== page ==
Trace elements are essential for all biological cell function. They play an important role during pregnancy and deficiencies during gestation may adversely affect both mother and fetus . Essential elements in pregnant women and the fetus are affected by the major physiological changes occurring during pregnancy, in addition to the other significant factors such as maternal age, week of gestation, nutritional status, and living environment .
In the current study, the cord blood levels of copper and zinc in preterm neonates were significantly lower in comparison to full-term neonates. A highly significant positive correlation of serum copper and zinc levels with gestational age (r = 0.305 and p = 0.008) was observed.
The lower serum copper levels in preterms may be attributed to its increased need for fetal growth and development and its important role in erythropoiesis. This is also intensified by the immaturity of the liver to synthesize ceruloplasmin. Preterm and low-birth weight babies have low zinc levels due to deficient body stores, as 60% of fetal zinc is acquired during the last trimester of pregnancy .
Jafaar et al. reported increasing zinc levels with increasing gestational age . Also, Boskabadi et al. in Japan reported lower cord blood zinc and copper in preterms relative to full-term neonates . On the contrary, no significant difference was found between preterms and full terms in the study done by Sakha et al. in Iran . On the contrary, Kojima et al. found lower zinc levels with increasing gestational age .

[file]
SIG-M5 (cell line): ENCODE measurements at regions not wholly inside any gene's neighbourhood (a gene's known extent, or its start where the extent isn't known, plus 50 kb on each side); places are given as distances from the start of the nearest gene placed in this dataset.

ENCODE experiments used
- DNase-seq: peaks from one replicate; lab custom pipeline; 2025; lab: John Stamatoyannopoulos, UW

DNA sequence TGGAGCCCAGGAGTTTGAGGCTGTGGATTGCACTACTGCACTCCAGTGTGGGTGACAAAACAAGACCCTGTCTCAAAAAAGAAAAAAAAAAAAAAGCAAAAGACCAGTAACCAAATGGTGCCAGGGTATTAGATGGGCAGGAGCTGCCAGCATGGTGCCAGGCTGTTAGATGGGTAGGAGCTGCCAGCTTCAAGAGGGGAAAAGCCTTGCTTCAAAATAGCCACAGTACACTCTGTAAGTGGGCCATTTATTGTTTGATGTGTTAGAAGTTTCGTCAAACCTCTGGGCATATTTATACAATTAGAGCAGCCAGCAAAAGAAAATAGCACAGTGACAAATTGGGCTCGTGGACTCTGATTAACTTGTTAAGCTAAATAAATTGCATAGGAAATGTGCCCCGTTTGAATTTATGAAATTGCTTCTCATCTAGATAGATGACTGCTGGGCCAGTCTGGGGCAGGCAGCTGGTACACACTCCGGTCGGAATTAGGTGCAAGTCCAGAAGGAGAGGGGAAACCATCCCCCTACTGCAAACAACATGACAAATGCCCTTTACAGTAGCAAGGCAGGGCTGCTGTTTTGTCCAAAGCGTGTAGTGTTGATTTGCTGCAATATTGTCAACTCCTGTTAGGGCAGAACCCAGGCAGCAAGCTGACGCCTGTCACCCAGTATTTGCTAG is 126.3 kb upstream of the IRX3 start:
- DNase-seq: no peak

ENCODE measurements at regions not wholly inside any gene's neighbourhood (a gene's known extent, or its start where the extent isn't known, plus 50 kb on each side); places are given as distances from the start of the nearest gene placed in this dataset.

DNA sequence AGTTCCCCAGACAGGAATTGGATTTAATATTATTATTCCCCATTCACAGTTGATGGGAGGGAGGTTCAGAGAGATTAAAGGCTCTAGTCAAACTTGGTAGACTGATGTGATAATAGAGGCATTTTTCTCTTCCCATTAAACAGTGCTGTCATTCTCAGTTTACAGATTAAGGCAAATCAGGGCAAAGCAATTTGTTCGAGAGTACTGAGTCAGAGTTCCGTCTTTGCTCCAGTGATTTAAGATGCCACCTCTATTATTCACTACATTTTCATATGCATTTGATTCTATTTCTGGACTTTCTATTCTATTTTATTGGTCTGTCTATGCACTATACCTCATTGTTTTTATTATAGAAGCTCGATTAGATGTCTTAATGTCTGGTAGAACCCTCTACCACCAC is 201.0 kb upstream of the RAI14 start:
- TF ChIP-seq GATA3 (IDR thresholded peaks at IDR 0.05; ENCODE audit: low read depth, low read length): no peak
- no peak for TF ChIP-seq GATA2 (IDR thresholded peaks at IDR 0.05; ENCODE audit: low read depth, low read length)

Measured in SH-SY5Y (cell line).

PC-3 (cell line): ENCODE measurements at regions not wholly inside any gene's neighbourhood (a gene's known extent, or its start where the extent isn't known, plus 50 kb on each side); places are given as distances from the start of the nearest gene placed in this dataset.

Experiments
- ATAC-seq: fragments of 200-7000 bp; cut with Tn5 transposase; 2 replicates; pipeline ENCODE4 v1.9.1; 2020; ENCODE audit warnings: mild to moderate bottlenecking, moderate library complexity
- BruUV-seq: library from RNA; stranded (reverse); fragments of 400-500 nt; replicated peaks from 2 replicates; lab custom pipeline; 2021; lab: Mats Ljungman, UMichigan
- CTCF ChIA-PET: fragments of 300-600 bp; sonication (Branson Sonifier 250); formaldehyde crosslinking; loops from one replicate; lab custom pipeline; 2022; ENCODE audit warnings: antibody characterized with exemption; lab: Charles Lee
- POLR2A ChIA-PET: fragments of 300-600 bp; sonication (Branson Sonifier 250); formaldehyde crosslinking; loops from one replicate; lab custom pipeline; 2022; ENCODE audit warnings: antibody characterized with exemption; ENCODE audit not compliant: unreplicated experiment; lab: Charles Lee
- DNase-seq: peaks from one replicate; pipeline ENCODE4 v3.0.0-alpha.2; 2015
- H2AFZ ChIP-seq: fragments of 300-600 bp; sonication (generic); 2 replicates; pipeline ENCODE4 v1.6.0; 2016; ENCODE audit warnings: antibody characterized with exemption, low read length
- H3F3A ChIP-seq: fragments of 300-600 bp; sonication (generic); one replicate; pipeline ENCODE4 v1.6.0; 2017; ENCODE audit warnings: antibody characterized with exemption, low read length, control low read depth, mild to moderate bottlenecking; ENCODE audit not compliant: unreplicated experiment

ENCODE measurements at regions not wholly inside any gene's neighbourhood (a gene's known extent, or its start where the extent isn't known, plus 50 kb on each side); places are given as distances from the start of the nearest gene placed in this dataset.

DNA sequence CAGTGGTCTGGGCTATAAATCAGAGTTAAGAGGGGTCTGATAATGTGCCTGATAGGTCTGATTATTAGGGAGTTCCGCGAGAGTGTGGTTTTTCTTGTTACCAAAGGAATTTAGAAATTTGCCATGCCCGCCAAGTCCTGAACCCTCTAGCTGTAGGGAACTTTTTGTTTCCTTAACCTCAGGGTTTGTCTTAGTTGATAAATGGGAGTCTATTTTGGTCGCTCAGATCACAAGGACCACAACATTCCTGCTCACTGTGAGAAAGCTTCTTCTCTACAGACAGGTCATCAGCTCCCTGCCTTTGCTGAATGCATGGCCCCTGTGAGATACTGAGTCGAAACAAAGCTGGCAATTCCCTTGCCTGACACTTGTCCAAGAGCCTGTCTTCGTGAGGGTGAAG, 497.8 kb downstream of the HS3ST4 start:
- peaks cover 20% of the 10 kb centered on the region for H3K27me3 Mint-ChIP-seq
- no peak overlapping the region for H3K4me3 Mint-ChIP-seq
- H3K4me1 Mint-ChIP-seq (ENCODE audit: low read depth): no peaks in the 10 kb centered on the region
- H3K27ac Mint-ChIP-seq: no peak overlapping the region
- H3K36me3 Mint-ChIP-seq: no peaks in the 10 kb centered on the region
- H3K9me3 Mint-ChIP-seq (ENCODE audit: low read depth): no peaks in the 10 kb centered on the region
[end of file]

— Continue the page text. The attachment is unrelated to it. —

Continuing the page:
A significant relation was found between cord copper and zinc levels and the anthropometric measures. Full-term neonates showed higher levels of cord blood copper and zinc in AGA in comparison to SGA. However, in the preterm group, AGA showed significantly higher serum copper levels than SGA with no difference in serum zinc levels. So more mature babies had higher zinc and copper levels and the higher the level, the greater were the anthropometric measurements indicating more growth.
Amalia et al. reported that zinc and copper levels in normal neonates were significantly higher than in neonates with fetal growth restriction. Fetal growth restriction can occur due to placental insufficiency which causes defects in placental circulation and transport affecting nutrient transport . The results of Zadrozna et al. research in Poland found a decrease in zinc levels by 37% and copper by 27% in neonates born with fetal growth restriction .
Ofakunrin et al.  and Abbas et al.  demonstrated a significant positive association between cord zinc concentration and birth weight, which suggests that zinc is an important element for fetal growth and development. Sultana et al. in agreement with our work showed a positive correlation between serum copper and mean birth weight of preterm and full-term neonates .
On the other hand, Kojima et al.  reported no difference in zinc levels in SGA than AGA preterm neonates similar to our results but they found higher copper levels in SGA rather than AGA. A study done in Bangladesh by Islam et al.  reported no significant difference in serum zinc level between preterm SGA and AGA babies. Also, Xiang and colleagues reported that serum zinc level in umbilical cord blood had no statistically significant effect on SGA and LGA .